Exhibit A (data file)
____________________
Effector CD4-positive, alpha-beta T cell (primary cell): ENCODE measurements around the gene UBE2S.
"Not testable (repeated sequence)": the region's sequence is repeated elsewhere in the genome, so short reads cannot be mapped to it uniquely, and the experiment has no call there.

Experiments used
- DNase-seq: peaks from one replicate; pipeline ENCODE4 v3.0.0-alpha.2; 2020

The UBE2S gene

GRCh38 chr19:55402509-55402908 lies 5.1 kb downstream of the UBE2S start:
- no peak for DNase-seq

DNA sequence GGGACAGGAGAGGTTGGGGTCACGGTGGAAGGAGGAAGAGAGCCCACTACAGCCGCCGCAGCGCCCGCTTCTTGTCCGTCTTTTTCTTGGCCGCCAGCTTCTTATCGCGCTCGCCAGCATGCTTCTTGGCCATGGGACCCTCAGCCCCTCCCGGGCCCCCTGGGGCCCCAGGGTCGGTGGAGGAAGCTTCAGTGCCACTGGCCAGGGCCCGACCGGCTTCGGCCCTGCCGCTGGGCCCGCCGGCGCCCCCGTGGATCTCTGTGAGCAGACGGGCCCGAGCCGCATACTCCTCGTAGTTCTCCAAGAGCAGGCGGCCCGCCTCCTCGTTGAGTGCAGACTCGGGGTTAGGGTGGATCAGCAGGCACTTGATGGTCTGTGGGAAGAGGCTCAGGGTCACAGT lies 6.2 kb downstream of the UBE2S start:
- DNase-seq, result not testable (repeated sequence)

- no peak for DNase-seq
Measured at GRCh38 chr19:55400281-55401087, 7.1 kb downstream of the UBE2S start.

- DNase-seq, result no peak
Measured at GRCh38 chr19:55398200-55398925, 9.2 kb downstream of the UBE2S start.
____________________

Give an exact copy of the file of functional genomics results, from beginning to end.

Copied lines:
Effector CD4-positive, alpha-beta T cell (primary cell): ENCODE measurements around the gene UBE2S.
"Not testable (repeated sequence)": the region's sequence is repeated elsewhere in the genome, so short reads cannot be mapped to it uniquely, and the experiment has no call there.

Experiments used
- DNase-seq: peaks from one replicate; pipeline ENCODE4 v3.0.0-alpha.2; 2020

The UBE2S gene

GRCh38 chr19:55402509-55402908 lies 5.1 kb downstream of the UBE2S start:
- no peak for DNase-seq

DNA sequence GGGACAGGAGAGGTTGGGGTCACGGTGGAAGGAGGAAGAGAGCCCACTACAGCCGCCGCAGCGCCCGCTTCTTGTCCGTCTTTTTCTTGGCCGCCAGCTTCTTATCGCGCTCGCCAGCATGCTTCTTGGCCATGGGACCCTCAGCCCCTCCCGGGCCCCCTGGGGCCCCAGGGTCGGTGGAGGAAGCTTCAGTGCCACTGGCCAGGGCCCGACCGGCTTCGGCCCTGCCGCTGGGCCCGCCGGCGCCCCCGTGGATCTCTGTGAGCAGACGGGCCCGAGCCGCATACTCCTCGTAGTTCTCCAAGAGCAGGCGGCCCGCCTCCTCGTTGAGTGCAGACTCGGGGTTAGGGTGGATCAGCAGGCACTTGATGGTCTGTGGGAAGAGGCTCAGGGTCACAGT lies 6.2 kb downstream of the UBE2S start:
- DNase-seq, result not testable (repeated sequence)

- no peak for DNase-seq
Measured at GRCh38 chr19:55400281-55401087, 7.1 kb downstream of the UBE2S start.

- DNase-seq, result no peak
Measured at GRCh38 chr19:55398200-55398925, 9.2 kb downstream of the UBE2S start.